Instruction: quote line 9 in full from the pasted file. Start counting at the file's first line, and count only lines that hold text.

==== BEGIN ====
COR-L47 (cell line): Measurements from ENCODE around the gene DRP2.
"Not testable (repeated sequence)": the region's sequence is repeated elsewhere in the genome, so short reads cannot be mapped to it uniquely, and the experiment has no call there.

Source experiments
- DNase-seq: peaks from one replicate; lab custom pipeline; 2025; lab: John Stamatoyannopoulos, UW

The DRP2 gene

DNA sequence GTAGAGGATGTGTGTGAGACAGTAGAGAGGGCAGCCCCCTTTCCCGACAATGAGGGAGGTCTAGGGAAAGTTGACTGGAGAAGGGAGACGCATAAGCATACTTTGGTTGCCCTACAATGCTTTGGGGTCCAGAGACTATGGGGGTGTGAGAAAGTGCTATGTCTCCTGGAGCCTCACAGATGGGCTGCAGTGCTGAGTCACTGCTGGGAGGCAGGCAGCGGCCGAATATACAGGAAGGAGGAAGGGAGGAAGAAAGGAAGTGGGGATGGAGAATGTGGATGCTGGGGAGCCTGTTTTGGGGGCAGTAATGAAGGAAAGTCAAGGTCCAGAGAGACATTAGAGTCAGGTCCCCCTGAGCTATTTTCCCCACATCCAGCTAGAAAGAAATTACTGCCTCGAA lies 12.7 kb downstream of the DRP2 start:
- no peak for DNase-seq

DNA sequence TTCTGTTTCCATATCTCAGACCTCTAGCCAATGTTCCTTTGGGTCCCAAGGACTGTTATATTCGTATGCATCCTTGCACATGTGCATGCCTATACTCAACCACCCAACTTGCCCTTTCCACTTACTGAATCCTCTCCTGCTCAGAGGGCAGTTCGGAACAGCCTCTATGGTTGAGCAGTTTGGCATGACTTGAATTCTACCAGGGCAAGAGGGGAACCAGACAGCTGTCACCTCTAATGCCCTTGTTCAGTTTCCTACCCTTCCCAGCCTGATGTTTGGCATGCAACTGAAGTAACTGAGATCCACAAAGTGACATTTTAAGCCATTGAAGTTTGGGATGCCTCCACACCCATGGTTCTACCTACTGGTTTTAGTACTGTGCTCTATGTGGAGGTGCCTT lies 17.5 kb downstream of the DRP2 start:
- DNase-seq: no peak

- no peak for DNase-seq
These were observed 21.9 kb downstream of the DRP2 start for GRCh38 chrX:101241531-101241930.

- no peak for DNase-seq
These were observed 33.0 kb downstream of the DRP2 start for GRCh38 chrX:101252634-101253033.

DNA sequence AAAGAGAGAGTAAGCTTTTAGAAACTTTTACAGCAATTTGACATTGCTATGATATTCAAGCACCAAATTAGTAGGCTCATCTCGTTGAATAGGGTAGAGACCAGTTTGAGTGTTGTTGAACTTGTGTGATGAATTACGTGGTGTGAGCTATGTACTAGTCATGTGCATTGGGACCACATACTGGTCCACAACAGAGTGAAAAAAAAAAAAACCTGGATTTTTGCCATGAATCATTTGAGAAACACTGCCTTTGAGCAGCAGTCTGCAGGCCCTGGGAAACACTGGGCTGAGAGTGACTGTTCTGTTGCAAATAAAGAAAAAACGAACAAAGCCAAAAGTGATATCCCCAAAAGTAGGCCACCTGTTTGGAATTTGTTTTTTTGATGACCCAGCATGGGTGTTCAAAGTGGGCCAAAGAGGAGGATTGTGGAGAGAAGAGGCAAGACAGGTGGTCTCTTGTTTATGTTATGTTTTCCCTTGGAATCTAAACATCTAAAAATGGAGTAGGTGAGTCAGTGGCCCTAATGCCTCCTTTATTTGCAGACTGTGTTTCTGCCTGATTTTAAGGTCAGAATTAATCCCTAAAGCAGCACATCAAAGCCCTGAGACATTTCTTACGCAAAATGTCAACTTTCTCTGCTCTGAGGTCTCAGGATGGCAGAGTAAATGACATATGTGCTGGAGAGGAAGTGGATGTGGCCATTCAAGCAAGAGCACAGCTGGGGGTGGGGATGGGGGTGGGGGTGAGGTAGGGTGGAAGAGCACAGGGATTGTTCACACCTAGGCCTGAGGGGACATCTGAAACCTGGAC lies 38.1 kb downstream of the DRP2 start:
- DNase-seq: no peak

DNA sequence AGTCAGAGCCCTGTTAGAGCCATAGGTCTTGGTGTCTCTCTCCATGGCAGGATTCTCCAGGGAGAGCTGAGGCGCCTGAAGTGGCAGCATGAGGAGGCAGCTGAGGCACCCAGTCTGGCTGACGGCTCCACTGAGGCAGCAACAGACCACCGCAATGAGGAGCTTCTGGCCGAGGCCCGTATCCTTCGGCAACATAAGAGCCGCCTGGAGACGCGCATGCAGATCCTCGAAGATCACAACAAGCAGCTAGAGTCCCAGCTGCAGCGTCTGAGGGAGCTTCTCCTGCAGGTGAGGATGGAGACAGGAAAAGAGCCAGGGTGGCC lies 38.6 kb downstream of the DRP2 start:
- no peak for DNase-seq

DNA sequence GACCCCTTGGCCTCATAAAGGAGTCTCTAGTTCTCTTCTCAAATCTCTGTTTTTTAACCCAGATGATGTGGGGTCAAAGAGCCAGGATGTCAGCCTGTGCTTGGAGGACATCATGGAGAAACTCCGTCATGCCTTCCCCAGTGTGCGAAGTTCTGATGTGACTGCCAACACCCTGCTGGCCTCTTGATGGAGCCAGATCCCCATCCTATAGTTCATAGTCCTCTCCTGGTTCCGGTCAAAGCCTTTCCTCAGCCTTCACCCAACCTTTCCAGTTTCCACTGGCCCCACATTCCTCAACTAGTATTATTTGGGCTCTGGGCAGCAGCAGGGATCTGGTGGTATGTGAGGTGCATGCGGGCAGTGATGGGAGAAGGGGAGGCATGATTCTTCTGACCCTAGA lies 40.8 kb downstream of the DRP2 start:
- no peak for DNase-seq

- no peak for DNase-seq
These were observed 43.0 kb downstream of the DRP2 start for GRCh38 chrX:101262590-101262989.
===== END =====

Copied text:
- DNase-seq: no peak